Garinger High School’s graduating class of 1960 will honor the school’s only state championship football team when it gathers Saturday for its 55-year reunion.
The Wildcats beat Greensboro to capture the N.C. 4A title in December 1959, just four months after the new school opened its doors on Eastway Drive.
“They won the championship right off the bat and that has not been duplicated,” said reunion coordinator and class member Jerry Busby. “We thought it was important to recognize them for their accomplishment, so we’re dedicating our reunion to the team.”
Nineteen players from the team and one student manager have committed to attend the event from 11 a.m.-3 p.m. at Red Rocks Café on Providence Road, Busby said. Among them will be the team’s captain, Ralph Kinsey, who went on to play college football at East Carolina and practiced law in Charlotte for decades.
Busby noted that Garinger’s 1960 yearbook includes a photo of Kinsey and two of his teammates holding the championship trophy over their heads.
“We’ll have the trophy there at the reunion,” Busby said. “We hope to re-enact that photo.”
The first team, coached by the late Joe Tomanchek, instantly set a high standard for a program that would go on to produce standouts such as Dwight Clark, immortalized for making “The Catch” to score the San Francisco 49ers’ winning touchdown on a pass from Joe Montana in the 1982 NFC Championship game; and Troy Pelshak, a linebacker on the 2000 Super Bowl champion St. Louis Rams.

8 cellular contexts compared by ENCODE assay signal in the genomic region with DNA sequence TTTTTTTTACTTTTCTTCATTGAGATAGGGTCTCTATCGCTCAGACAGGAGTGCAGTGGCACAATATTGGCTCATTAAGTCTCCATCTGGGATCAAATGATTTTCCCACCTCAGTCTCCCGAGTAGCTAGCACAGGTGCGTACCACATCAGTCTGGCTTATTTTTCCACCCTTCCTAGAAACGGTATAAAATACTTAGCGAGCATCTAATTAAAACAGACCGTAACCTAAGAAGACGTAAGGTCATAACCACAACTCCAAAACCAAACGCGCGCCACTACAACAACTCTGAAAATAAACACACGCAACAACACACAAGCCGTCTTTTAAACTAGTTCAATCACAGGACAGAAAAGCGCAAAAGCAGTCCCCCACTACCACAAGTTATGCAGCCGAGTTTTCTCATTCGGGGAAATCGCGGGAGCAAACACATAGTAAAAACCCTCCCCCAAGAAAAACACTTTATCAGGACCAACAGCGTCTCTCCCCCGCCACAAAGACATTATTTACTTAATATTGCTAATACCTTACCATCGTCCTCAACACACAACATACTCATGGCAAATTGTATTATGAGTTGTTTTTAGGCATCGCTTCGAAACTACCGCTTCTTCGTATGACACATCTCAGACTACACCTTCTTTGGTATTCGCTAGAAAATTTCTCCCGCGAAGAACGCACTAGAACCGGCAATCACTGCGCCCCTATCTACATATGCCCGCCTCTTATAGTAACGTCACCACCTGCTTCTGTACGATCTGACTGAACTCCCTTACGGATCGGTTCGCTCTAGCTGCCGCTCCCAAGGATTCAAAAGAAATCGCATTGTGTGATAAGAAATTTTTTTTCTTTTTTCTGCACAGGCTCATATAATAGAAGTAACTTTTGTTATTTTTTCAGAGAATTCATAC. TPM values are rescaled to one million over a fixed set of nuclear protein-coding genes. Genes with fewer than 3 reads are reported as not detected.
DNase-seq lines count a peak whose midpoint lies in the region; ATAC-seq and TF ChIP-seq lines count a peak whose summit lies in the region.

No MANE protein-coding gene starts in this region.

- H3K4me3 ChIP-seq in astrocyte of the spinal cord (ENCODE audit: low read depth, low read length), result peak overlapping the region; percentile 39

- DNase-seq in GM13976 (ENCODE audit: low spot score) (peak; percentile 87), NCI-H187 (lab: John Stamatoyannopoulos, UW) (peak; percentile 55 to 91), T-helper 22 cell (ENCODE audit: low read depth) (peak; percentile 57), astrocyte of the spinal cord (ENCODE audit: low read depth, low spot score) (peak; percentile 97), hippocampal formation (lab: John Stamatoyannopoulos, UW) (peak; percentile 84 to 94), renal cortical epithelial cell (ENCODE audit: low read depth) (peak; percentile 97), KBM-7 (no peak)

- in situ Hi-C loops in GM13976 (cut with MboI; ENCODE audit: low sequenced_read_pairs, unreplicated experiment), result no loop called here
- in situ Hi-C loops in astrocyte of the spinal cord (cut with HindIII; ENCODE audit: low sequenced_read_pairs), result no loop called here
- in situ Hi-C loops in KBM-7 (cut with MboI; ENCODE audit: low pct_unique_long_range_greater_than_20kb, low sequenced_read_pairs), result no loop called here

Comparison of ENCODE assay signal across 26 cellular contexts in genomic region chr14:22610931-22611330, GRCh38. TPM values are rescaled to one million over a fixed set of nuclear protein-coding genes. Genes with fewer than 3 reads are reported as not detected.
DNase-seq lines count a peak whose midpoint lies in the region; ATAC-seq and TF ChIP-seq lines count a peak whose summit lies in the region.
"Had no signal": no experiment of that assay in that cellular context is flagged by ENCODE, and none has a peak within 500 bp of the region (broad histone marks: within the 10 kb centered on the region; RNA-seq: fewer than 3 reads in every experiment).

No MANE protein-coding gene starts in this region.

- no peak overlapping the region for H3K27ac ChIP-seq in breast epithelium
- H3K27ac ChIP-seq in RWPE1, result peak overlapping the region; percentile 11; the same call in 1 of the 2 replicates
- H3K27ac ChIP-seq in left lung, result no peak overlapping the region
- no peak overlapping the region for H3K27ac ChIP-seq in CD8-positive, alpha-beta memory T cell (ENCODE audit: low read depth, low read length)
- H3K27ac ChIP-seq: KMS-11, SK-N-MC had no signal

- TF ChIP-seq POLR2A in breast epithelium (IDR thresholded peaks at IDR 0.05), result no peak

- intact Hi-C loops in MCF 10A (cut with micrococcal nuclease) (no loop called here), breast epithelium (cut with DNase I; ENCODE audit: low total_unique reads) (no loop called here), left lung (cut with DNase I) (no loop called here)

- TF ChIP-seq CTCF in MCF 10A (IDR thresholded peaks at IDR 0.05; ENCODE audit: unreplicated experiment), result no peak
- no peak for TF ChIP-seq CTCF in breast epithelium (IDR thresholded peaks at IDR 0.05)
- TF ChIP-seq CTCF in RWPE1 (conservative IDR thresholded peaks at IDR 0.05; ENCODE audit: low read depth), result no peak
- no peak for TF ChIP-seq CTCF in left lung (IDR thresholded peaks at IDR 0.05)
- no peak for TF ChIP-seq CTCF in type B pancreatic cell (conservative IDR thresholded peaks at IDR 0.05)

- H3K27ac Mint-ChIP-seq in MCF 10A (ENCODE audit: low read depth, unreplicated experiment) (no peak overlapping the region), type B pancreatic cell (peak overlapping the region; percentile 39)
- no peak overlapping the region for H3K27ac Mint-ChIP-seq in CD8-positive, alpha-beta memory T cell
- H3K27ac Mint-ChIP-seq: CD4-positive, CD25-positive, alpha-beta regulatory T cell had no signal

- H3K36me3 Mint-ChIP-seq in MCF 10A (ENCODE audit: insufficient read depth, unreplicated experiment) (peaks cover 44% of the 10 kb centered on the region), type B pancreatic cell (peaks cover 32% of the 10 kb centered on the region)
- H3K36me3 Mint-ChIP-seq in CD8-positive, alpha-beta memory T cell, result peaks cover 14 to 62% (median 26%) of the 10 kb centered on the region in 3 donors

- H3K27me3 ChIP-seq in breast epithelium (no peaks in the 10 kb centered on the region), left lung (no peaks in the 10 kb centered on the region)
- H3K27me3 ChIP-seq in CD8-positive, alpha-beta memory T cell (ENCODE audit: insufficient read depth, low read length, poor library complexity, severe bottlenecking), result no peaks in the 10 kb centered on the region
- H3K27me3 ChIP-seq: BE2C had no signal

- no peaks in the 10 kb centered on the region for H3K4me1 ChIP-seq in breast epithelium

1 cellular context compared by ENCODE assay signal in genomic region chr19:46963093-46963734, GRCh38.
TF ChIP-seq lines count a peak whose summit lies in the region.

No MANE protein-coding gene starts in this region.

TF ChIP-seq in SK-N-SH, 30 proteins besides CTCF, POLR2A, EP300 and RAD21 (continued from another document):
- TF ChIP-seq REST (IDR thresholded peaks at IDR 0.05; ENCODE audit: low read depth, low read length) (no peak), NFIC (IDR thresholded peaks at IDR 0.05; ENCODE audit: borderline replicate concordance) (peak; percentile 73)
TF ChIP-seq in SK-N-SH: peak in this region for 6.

After its first title, Garinger played in three more state championship games over the next six years. The school’s modern football legacy is far different, however. The Wildcats lost 47 straight games from 2001-2007, have not won a game since 2011, and this season were 0-6 entering Friday’s game with Rocky River. That contrast, Busby said, makes honoring the 1959 team all the more appropriate.
Most of Garinger’s original staff (including Tomanchek and principal Ed Sanders) and first students moved to the new school from the old Central High, which closed in 1959. Busby said he and his classmates have a special affection for Sanders, who led the school until 1971 and died in 2010.
“He was such a dear fellow,” Busby said. “He played an important role in integrating Charlotte’s schools, and that was important.”
Sanders is largely credited with the peaceful desegregation of Central High, where Gus Roberts became the first African-American to graduate in 1959.
Busby said in addition to the 1959 trophy, organizers will have the championship game ball and other memorabilia at the reunion.
“It should be a special day,” Busby said. “And those were special times.”